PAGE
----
Robert M. Califf, MD, who is on leave from Duke to serve as commissioner of the U.S. Food and Drug Administration, received the American Heart Association's Research Achievement Award for 2016 “for his visionary clinical research leading to paradigm-changing procedures that have directly and significantly improved, in innumerable ways, the management of patients with cardiovascular disease.”
Prior to taking the leave of absence from Duke and joining the FDA, Califf served as vice chancellor of clinical and translational research at Duke, executive director and founder of the Duke Clinical Research Institute, and director of the Duke Translational Medicine Institute. He is a professor of medicine in the Division of Cardiology.
Califf received the award, a citation and $2,500 honorarium on Nov. 13 during the opening of the American Heart Association Scientific Sessions 2016. AHA President Steven Houser, PhD, of Temple University in Philadelphia, made the presentation.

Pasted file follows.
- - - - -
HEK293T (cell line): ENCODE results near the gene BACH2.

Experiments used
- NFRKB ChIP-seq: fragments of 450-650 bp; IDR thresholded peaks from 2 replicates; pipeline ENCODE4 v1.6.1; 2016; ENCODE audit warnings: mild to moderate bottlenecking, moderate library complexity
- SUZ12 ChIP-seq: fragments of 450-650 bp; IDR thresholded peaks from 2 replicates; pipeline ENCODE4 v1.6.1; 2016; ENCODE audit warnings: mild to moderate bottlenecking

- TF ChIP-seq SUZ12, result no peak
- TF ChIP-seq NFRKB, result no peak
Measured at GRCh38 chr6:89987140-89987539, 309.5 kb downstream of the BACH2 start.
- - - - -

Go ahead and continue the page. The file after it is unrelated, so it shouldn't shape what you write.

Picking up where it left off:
“Beginning in the mid-1980s, Dr. Califf led a global team of investigators in forming a collaboration to study novel therapeutic approaches for patients with heart disease,” Houser said as he presented the award. This group carried out 10 multicenter clinical trials that evaluated reperfusion strategies for heart attack. The success of these trials led to a worldwide comparison of the clot-busting drugs streptokinase and tissue plasminogen activator to treat coronary blockages.
Califf was among pioneers creating the Duke University Database for Cardiovascular Disease, which remains the world’s largest and longest-established observational database of cardiovascular patients, Houser said. Using the database, Califf created models to allow clinicians to predict both the presence and severity of coronary artery disease.
“Dr. Califf’s research teams’ and collaborators’ findings have not only made innumerable contributions to our understanding of cardiovascular diseases, including coronary artery disease, heart failure, myocardial infarction and acute coronary syndromes, they have directly and meaningfully impacted the way patients with cardiovascular disease are managed, resulting in practice-changing therapies,” Houser said. He noted that numerous American Heart Association/American College of Cardiology guidelines are based on results of this research.